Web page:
babel-tests.asd -> /Applications/Lisp/lib/babel_0.3.0/babel-tests.asd
babel.asd -> /Applications/Lisp/lib/babel_0.3.0/babel.asd
bordeaux-threads.asd -> /Applications/Lisp/lib/bordeaux-threads/bordeaux-threads.asd
cffi-examples.asd -> /Applications/Lisp/lib/cffi_0.10.3/cffi-examples.asd
cffi-grovel.asd -> /Applications/Lisp/lib/cffi_0.10.3/cffi-grovel.asd
cffi-tests.asd -> /Applications/Lisp/lib/cffi_0.10.3/cffi-tests.asd
cffi-uffi-compat.asd -> /Applications/Lisp/lib/cffi_0.10.3/cffi-uffi-compat.asd
cffi.asd -> /Applications/Lisp/lib/cffi_0.10.3/cffi.asd
chunga.asd -> /Applications/Lisp/lib/chunga-0.4.3/chunga.asd
cl+ssl.asd -> /Applications/Lisp/lib/cl+ssl-2008-11-04/cl+ssl.asd
cl-base64.asd -> /Applications/Lisp/lib/cl-base64-3.3.2/cl-base64.asd
cl-fad.asd -> /Applications/Lisp/lib/cl-fad-0.6.2/cl-fad.asd
cl-json.asd -> /Applications/Lisp/lib/cl-json/_darcs/pristine/cl-json.asd
cl-postgres.asd -> /Applications/Lisp/lib/postmodern-1.01/cl-postgres.asd
cl-ppcre-test.asd -> /Applications/Lisp/lib/cl-ppcre-1.3.0/cl-ppcre-test.asd
cl-ppcre.asd -> /Applications/Lisp/lib/cl-ppcre-1.3.0/cl-ppcre.asd
cl-who.asd -> /Applications/Lisp/lib/cl-who-0.11.1/cl-who.asd
closer-mop.asd -> /Applications/Lisp/lib/closer-mop_0.55/closer-mop.asd
clsql-aodbc.asd -> /Applications/Lisp/lib/clsql-4.0.3/clsql-aodbc.asd
clsql-db2.asd -> /Applications/Lisp/lib/clsql-4.0.3/clsql-db2.asd
clsql-mysql.asd -> /Applications/Lisp/lib/clsql-4.0.3/clsql-mysql.asd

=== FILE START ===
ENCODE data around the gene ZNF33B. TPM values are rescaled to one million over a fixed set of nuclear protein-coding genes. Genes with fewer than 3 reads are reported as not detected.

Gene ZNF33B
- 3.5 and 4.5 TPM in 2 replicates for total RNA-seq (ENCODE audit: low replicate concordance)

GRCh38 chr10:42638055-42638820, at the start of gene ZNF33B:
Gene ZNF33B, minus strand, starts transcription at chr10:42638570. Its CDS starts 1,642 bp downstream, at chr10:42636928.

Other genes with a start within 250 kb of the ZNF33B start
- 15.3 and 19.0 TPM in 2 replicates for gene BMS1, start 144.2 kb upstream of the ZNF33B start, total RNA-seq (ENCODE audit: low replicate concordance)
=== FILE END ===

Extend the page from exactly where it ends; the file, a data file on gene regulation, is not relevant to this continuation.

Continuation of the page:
clsql-odbc.asd -> /Applications/Lisp/lib/clsql-4.0.3/clsql-odbc.asd
clsql-oracle.asd -> /Applications/Lisp/lib/clsql-4.0.3/clsql-oracle.asd
clsql-postgresql-socket.asd -> /Applications/Lisp/lib/clsql-4.0.3/clsql-postgresql-socket.asd
clsql-postgresql.asd -> /Applications/Lisp/lib/clsql-4.0.3/clsql-postgresql.asd
clsql-sqlite.asd -> /Applications/Lisp/lib/clsql-4.0.3/clsql-sqlite.asd
clsql-sqlite3.asd -> /Applications/Lisp/lib/clsql-4.0.3/clsql-sqlite3.asd
clsql-tests.asd -> /Applications/Lisp/lib/clsql-4.0.3/clsql-tests.asd
clsql-uffi.asd -> /Applications/Lisp/lib/clsql-4.0.3/clsql-uffi.asd
clsql.asd -> /Applications/Lisp/lib/clsql-4.0.3/clsql.asd
dcm.asd -> /Applications/Lisp/lib/elephant/_darcs/pristine/src/contrib/rread/dcm/dcm.asd
flexi-streams.asd -> /Applications/Lisp/lib/flexi-streams-1.0.5/flexi-streams.asd
gzip-stream.asd -> /Applications/Lisp/lib/gzip-stream/_darcs/pristine/gzip-stream.asd
hunchentoot-test.asd -> /Applications/Lisp/lib/hunchentoot-0.15.7/hunchentoot-test.asd
hunchentoot.asd -> /Applications/Lisp/lib/hunchentoot-0.15.7/hunchentoot.asd
ieee-floats.asd -> /Applications/Lisp/lib/ieee-floats/ieee-floats.asd
lml-tests.asd -> /Applications/Lisp/lib/lml-2.5.7/lml-tests.asd
lml.asd -> /Applications/Lisp/lib/lml-2.5.7/lml.asd
md5.asd -> /Applications/Lisp/lib/md5-1.8.5/md5.asd
parenscript.asd -> /Applications/Lisp/lib/parenscript-20071104/parenscript.asd